Climate Change Brings New Risks For Everest Climbers

Mount Everest
Mount Everest

Mount Everest

In April 2014, a massive chunk of ice, known as a serac, broke off a section in the Khumbu Icefall on Mount Everest. This triggered an avalanche of snow and ice that swept down the mountain, taking the lives of 16 sherpas. It also effectively ended the 2014 Everest climbing season.

While shifting and crumbling ice has long made the Khumbu region one of the most dangerous places on the climb, the avalanche suggested that climate change is a growing threat to some of the highest peaks on Earth.

A recent study suggests that the Khumbu glacier and more than 5,500 others in the Everest region will drastically recede or completely disappear by the end of the century. But this problem isn’t unique to Everest. Glaciers are disappearing from mountains all around the world, including the Andes in South America, from Mount Rainier in Washington, and from Aconcagua, the highest peak in Asia.

“The mountains are so high and they are typically quite cold, and we were really surprised to see that the glaciers were really quite sensitive to future climate changes,” says Joseph Shea, lead author of the study and glacier hydrologist at the International Centre for Integrated Mountain Development in Nepal.

As glaciers recede, the bottom section of the snow pack melts first because of lower temperatures at the base. This shifts the snow and rock forward, shrinking the glacier. With temperatures rising in the Himalayas and around the globe, the bottom of the glacier melts away faster, making the upper portion less stable, and more dangerous for climbers.

“Climate change has made the mountain less able to handle a crowd,” says David Hahn, a Himalayan guide for RMI Expeditions who has summited Everest 15 times. “It certainly means you have less control over risk if you are mixed in with hundreds of other people in those dry and icy conditions, and as a guide you’d like to have more control rather than less.”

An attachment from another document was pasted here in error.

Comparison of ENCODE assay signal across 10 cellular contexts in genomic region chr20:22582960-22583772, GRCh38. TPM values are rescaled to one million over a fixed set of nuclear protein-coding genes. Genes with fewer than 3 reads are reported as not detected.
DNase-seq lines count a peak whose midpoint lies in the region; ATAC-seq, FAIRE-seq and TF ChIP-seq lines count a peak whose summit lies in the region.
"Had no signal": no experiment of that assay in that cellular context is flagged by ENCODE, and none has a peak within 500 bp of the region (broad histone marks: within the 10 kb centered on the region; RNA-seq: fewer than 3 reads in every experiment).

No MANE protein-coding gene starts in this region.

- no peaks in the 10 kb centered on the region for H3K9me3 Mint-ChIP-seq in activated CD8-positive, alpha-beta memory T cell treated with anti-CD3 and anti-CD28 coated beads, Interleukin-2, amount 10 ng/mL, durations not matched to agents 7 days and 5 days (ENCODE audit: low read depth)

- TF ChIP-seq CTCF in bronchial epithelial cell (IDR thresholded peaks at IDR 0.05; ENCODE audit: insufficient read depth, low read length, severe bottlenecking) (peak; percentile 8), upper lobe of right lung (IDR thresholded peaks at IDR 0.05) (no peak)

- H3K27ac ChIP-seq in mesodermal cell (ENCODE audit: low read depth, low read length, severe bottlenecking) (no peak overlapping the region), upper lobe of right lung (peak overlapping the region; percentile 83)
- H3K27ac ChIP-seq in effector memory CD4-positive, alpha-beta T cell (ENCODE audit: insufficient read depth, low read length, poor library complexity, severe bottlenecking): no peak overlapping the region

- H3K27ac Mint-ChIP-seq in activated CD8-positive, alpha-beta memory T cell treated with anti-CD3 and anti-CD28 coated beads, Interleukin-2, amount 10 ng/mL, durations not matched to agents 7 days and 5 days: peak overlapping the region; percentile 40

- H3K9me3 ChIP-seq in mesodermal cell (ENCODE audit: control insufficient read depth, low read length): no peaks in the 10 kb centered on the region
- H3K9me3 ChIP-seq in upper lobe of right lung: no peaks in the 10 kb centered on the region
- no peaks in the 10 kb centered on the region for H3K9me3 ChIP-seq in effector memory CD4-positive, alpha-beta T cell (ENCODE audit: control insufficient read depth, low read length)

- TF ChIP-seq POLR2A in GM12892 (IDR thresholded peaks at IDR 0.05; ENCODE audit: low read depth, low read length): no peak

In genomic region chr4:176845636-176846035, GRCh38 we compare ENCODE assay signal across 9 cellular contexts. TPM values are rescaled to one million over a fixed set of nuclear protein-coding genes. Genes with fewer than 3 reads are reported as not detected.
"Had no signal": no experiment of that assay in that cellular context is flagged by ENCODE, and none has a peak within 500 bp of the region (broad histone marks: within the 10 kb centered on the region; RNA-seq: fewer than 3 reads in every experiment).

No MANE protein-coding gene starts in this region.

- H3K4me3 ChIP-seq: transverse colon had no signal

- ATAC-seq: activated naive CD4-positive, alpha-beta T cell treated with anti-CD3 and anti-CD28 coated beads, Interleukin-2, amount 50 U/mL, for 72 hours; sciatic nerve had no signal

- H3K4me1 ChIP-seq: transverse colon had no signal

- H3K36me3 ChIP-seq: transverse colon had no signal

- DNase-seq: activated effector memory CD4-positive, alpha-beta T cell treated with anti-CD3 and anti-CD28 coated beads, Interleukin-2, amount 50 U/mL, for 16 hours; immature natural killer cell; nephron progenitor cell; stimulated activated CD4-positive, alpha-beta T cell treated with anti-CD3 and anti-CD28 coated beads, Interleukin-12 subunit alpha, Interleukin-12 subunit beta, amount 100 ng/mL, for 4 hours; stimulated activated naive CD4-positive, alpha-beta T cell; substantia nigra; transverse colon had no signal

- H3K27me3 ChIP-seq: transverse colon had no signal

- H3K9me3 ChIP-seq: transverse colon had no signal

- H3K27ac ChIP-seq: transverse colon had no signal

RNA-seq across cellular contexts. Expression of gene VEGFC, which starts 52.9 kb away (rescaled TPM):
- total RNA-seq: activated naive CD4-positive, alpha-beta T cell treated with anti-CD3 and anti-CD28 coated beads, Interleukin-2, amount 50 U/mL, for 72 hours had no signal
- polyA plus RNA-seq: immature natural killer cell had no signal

The south route to the summit isn’t the only place climbers are experiencing changes: in 2010, a massive serac broke off on the northern route and killed 2 climbers. But unlike the seracs people usually see in the Khumbu icefall, the ice avalanche on the northern route was considerably higher up—more than 7000 meters above sea level. Since people first started climbing the North Col route, also known as the Northeast Ridge Standard Route, climbers have only seen snow avalanches, says John All, an Everest climber and Associate Professor of Geography at Western Kentucky University. The 2010 avalanche was the first recorded ice avalanche ever seen on the route, another alarming indication that climate change was creeping up the mountain.

In addition to noting these ice avalanches, climbers like Hahn and Politte have noted that areas once covered by snow are now reduced to ice and rock, less than ideal climbing conditions for larger crowds, as it increases the risk of rock fall.

“One the snow melts away you’re on rock, and very cold temperatures make rocks super brittle,” says All. “You go from climbing a nice consolidated snow face to climbing loose, brittle rock that crumbles beneath your hand, and it’s a lot more dangerous.”

Climbing Everest, once something reserved for the most experienced climbers, is now a commercialized adventure, in which hundreds of climbers try their hand at summiting the world’s highest peak every year. But the high numbers have led to blockages and lines along various trails up the mountain that didn’t use to require a wait time.

In addition to the health issues climbers face, including the possibility of brain swelling and fluid build-up in the lungs, standing still while they wait in lines on a freezing mountain increases the risk of climbers’ developing frostbite and hypothermia. And now, with the terrain itself becoming more precarious, guides are considering making changes to how major climbing expeditions are handled.

“I think small group sizes would help on some of these peaks that are becoming more difficult, since they’ll need more management,” says Pollitte. “At one time you could climb some of these peaks with 12 people, but that isn’t always manageable now.”

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